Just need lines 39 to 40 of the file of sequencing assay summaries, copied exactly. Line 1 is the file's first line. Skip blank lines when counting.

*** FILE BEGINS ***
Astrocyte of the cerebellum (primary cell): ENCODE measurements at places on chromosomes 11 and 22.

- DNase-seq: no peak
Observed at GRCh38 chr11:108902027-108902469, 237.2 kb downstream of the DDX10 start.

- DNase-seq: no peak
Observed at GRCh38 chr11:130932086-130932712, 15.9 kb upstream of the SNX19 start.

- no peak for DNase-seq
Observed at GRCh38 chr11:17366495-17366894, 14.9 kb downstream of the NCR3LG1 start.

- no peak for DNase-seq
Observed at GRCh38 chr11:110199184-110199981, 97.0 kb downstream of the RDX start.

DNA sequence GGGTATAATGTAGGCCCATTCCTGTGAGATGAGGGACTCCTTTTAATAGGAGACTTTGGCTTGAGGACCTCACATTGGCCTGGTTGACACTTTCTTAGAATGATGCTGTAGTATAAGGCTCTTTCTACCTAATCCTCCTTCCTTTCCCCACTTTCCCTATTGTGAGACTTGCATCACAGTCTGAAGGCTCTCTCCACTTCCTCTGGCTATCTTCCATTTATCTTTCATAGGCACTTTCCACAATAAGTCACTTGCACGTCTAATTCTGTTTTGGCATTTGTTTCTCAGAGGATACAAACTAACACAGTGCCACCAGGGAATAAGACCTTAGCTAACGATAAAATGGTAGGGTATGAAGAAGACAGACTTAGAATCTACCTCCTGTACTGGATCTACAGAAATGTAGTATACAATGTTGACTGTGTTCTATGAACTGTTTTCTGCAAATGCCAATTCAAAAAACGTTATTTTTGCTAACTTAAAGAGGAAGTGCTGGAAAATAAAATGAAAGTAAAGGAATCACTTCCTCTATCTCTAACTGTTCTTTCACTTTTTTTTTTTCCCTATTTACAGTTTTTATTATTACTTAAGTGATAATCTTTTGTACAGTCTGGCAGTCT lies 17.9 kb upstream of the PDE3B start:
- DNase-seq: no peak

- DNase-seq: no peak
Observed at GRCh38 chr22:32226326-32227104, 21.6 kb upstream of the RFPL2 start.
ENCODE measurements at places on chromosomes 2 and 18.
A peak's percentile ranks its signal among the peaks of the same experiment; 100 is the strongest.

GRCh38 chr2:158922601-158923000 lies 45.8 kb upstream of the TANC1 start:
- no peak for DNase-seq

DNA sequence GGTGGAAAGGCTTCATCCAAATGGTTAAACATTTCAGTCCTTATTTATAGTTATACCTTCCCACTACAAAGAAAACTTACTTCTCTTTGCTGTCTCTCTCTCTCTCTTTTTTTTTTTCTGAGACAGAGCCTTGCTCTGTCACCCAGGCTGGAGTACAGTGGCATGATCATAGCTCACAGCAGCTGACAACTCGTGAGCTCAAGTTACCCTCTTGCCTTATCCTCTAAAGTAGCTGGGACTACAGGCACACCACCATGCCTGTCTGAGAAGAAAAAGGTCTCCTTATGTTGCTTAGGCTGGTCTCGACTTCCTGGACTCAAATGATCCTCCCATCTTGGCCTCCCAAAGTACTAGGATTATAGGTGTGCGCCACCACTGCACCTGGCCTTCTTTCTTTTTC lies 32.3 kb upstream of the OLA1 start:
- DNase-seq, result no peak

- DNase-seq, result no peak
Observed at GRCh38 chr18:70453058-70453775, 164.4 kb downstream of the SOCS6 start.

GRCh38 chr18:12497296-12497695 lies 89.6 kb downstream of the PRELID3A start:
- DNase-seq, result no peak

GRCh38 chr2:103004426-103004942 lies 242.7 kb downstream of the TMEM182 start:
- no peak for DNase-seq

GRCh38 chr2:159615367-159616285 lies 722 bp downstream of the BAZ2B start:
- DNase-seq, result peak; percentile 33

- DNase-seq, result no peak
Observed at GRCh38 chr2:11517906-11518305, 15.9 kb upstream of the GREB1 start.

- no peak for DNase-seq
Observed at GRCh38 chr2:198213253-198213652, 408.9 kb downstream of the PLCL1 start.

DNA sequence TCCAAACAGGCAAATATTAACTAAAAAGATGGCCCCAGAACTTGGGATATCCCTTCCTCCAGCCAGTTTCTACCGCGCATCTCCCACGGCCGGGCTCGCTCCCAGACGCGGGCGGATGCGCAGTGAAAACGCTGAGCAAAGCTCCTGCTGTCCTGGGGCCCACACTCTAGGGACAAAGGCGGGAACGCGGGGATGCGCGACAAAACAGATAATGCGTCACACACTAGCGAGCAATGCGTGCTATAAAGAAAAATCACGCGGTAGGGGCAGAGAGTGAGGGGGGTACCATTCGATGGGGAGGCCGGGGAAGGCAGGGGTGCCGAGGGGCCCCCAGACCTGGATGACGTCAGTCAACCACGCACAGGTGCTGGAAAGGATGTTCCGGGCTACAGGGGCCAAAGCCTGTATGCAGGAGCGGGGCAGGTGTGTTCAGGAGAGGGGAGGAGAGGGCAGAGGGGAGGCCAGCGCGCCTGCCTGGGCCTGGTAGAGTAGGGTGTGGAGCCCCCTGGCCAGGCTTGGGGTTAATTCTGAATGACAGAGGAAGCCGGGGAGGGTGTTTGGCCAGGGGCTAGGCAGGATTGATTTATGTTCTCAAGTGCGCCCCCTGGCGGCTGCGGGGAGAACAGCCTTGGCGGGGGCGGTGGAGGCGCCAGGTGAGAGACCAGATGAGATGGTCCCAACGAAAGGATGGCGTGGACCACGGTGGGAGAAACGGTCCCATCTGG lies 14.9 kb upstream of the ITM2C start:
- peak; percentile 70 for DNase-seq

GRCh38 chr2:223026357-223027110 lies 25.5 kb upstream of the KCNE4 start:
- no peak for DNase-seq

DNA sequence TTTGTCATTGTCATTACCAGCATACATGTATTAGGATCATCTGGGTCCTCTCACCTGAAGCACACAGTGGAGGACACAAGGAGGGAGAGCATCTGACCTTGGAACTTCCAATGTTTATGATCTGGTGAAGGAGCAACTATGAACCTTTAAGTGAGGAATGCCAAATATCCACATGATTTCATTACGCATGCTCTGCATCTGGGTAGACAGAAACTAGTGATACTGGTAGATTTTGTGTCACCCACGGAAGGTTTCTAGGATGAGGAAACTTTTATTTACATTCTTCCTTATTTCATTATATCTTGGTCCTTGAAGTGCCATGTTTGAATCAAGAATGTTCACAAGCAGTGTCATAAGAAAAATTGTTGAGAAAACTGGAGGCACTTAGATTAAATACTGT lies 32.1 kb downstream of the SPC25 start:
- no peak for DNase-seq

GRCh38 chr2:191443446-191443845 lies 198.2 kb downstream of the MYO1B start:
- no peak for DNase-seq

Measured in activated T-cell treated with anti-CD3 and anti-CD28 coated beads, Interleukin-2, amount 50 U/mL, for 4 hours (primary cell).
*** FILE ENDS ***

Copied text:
- no peak for DNase-seq

Measured in activated T-cell treated with anti-CD3 and anti-CD28 coated beads, Interleukin-2, amount 50 U/mL, for 4 hours (primary cell).